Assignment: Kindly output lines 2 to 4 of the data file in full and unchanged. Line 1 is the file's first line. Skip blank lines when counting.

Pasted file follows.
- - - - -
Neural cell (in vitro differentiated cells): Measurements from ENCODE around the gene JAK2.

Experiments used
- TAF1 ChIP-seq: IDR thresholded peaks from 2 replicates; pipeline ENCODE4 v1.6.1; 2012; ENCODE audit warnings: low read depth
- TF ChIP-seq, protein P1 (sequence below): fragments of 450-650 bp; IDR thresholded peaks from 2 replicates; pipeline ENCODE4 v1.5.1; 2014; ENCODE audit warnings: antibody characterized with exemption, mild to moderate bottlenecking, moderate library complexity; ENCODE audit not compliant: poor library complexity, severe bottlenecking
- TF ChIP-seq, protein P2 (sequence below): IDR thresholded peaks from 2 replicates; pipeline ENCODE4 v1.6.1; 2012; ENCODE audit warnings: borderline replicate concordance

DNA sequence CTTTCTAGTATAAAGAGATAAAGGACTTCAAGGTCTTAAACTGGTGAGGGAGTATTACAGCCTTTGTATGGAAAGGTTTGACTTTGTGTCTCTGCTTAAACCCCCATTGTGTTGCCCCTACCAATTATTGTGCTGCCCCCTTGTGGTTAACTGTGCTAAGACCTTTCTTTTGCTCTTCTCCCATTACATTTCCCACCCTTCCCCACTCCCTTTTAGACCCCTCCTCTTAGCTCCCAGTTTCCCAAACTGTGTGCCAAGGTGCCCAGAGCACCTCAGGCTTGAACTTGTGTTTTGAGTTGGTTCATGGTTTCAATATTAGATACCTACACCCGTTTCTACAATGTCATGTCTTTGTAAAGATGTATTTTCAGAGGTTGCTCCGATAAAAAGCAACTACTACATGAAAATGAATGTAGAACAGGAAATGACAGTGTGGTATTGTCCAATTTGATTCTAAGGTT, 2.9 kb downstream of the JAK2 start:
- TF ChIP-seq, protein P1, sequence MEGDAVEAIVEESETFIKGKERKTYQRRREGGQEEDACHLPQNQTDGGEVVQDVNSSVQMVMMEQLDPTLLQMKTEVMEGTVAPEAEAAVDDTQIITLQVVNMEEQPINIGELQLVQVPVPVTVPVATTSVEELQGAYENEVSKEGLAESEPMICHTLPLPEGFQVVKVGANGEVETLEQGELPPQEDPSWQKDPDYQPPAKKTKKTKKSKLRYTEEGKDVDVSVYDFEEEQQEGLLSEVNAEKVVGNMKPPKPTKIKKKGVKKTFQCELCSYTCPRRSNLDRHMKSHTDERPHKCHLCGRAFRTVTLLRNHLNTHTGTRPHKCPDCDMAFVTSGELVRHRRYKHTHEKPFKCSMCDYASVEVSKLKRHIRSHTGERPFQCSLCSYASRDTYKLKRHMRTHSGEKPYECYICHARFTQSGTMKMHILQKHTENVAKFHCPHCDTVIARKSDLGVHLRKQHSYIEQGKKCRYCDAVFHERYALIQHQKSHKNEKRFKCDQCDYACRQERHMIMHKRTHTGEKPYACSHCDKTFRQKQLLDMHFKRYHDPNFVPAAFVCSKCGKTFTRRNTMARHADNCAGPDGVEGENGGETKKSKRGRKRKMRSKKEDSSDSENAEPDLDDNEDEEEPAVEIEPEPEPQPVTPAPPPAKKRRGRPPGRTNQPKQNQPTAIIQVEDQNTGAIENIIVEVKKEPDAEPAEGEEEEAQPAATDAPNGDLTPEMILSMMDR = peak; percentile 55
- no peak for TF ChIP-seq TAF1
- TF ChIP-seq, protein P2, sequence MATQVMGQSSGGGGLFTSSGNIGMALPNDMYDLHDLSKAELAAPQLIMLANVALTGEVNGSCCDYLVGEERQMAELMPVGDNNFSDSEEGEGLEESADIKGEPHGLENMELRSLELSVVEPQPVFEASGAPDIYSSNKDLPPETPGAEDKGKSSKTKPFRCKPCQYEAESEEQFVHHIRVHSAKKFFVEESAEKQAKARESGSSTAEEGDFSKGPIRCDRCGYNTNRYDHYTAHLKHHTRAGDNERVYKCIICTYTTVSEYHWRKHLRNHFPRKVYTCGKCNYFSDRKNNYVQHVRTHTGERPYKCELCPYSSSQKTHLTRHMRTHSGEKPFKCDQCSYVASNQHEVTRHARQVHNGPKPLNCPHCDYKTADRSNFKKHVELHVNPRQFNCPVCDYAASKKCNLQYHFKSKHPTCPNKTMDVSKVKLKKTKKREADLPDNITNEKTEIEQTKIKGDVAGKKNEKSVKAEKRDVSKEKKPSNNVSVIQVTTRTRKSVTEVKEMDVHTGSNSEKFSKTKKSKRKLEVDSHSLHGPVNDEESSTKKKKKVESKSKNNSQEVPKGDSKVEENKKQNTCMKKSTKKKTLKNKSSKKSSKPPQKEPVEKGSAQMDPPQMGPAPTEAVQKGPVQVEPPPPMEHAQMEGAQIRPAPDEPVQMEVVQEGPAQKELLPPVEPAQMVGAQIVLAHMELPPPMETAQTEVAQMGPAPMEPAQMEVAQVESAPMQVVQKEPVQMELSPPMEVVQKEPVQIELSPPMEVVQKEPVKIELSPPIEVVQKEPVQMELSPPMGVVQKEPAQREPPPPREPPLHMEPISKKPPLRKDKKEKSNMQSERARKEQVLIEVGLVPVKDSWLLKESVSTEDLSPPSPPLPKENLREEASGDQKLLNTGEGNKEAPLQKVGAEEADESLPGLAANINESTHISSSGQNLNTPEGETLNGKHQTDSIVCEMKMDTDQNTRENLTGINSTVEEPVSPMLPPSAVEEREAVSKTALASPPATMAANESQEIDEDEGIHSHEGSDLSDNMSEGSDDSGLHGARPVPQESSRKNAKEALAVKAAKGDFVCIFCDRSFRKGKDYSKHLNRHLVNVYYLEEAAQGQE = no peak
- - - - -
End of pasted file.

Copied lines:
Experiments used
- TAF1 ChIP-seq: IDR thresholded peaks from 2 replicates; pipeline ENCODE4 v1.6.1; 2012; ENCODE audit warnings: low read depth
- TF ChIP-seq, protein P1 (sequence below): fragments of 450-650 bp; IDR thresholded peaks from 2 replicates; pipeline ENCODE4 v1.5.1; 2014; ENCODE audit warnings: antibody characterized with exemption, mild to moderate bottlenecking, moderate library complexity; ENCODE audit not compliant: poor library complexity, severe bottlenecking